We tend to think art is is located within a museum, but it almost never begins there. This video is called Regions& Cavities. A theme we will explore utilizing three works. As far as mental hospitals exit, St. Paul was pretty nice. Gardens. Mountains. Tall trees. Gentle village. In 1889, St. Paul became home to Vincent van Gogh. A struggling master in his mid-thirties who checked himself in after a mental break-down. It’s interesting when you think about being in this sort of enclosed space but more you’re looking out into this very swelling countryside. What does that do to your mental state? As part of his care, van Gogh was encouraging to continue painting. So he drew. His hallway. His ward. Medical doctors. But he contended with the nighttime sky. Van Gogh began to experiment. He compounded many different ideas from around St. Paul. Mountains. Cyprus trees. Homes. He exerted pigment. He exerted brush motions. The cause: perhaps the most famous modern scenery in its own history of modern landscapes.
I’m sure it actually dazzled and perplexed parties, and I think that’s one of the things that’s really great about art. It pushes parties and at the same time, kind of fulfills you where you are. Van Gogh painted the sky in a way never seen before. Not still but tempestuous, like van Gogh himself. Fifty years on, a different kind of turbulence was hitting France. Paris descended to the Nazis and Dutch born painter Piet Mondrian was forced to flee. He was in his late 60 s when he arrived in New York City. It was adore at first sight. Mondrian was mesmerized. The skyscrapers. The electric lights. The beings. And the music. In Europe Mondrian was a ballroom dancer. He is interested to hear foxtrot music. He was a respected painter known for his increasingly negligible vogue. In New York he listens to jazz. He dances to Boogie Woogie. At the age of 68, his mode conversions again and he covers this. His love letter to New York. Broadway Boogie Woogie.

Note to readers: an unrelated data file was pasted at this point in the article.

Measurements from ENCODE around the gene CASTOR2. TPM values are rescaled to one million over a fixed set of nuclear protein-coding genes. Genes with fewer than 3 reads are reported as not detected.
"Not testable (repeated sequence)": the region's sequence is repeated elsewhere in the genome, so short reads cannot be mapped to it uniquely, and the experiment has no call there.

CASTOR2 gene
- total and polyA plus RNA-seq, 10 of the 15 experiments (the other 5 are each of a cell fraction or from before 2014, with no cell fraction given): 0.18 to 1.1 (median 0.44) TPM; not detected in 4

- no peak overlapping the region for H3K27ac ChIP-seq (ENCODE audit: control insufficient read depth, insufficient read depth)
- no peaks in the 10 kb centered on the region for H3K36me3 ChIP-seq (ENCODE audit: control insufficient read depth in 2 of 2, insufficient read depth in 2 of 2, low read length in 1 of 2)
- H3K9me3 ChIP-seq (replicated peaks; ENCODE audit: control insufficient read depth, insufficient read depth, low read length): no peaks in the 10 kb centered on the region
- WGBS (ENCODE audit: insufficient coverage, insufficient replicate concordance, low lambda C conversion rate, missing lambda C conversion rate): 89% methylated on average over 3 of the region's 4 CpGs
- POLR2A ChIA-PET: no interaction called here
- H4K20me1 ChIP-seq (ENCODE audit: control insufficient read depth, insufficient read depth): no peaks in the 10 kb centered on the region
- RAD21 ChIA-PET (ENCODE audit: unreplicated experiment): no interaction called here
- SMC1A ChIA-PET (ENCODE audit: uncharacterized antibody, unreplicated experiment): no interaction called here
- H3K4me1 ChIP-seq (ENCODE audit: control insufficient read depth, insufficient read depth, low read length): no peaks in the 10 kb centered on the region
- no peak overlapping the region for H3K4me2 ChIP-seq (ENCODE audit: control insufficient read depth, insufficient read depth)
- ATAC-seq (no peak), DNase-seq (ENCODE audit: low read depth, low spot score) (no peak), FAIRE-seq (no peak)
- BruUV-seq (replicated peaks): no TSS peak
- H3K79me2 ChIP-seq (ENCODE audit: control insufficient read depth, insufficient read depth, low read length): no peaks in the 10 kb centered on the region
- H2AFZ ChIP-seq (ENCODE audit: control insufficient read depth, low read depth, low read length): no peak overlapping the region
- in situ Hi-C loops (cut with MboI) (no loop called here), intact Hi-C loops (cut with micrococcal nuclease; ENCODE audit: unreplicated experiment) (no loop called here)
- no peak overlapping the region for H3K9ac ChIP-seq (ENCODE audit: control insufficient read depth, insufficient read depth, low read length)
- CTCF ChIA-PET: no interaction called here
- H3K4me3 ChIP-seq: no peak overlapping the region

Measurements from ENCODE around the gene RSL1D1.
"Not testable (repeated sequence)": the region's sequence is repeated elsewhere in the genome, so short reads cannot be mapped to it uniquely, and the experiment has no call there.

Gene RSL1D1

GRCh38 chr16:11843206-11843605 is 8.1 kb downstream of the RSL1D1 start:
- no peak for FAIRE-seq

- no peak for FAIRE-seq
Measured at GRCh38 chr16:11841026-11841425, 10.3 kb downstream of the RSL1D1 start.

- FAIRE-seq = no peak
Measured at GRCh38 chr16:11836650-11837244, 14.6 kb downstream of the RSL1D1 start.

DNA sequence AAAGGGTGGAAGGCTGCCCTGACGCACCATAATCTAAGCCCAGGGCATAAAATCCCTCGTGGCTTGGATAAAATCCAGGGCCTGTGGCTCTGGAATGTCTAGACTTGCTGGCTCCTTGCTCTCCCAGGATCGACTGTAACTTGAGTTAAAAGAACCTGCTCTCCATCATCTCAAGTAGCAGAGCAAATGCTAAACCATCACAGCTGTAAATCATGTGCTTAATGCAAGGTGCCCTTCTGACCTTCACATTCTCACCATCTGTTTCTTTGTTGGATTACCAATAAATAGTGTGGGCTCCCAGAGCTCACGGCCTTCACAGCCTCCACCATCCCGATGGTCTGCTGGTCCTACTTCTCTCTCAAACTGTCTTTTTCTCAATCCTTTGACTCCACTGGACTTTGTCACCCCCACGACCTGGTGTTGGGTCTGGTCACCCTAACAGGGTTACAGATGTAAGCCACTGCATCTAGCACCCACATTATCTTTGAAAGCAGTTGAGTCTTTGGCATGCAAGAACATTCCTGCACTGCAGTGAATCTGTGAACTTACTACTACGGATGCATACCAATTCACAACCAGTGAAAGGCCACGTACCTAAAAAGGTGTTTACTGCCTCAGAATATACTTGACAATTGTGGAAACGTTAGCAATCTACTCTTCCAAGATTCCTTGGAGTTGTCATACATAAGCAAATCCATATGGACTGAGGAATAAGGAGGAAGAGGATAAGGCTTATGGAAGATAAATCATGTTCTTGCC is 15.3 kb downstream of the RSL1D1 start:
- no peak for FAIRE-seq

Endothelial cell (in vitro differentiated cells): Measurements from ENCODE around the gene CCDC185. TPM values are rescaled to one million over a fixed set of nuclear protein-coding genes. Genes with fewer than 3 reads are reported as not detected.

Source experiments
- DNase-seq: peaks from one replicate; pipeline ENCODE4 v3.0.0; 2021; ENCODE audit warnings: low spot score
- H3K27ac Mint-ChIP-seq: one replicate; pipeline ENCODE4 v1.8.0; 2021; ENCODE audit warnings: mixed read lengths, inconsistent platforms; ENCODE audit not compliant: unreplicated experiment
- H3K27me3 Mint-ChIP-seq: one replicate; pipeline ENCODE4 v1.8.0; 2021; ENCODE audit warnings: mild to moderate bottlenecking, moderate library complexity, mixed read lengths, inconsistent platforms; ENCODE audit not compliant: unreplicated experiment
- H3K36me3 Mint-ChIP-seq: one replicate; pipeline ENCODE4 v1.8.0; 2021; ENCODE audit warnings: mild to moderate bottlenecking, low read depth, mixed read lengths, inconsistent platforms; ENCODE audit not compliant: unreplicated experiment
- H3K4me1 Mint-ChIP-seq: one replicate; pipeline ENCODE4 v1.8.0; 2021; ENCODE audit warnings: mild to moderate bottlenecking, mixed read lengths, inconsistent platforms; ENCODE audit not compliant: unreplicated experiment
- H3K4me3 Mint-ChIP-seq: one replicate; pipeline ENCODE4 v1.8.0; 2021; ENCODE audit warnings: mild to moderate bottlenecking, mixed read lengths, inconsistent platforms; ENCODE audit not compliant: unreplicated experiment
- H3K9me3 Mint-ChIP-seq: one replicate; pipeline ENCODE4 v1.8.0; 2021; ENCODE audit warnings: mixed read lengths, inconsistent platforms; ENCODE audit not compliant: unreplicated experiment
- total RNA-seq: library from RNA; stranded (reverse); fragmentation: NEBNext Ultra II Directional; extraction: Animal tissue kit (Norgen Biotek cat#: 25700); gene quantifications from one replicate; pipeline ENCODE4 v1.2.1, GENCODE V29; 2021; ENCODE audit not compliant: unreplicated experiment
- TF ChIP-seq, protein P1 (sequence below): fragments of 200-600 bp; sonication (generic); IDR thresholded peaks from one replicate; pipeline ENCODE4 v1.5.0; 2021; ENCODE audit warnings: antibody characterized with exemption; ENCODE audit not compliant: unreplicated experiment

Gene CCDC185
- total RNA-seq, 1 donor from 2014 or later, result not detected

Industry responsibilities becoming abroad. Hundreds of criticized rooms. Niagara Falls was looking like a lot of American metropolis.Matta-Clark got a degree in structure and immediately recognized he wasn’t going to be a designer. He’s messing things up, he’s obscure borderlines, he’s doing things that are really unexpected. He exploited constructs to create his art and to draw attention. It made ten days for Matta-Clark to turn the breast of the house into nine equal-sized squares. Like a bingo committee. He’s inviting us to shift our attention to something that you are familiar with, a lot of people don’t see. He’s not make super lustrous houses to do this with. No, this is the crumbling, forgotten, swept under the rug. Of the nine portions, these three were put in a museum. These five were thrown out of the back of his truck.
And the last piece, the center square, remained. Until it was destroyed by a bulldozer, along with the rest of the house, minutes later. The residence Gordon Matta-Clark initiated Bingo, the place Vincent van Gogh generated “Starry Night,” the place Piet Mondrian compiled “Broadway Boogie Woogie.”.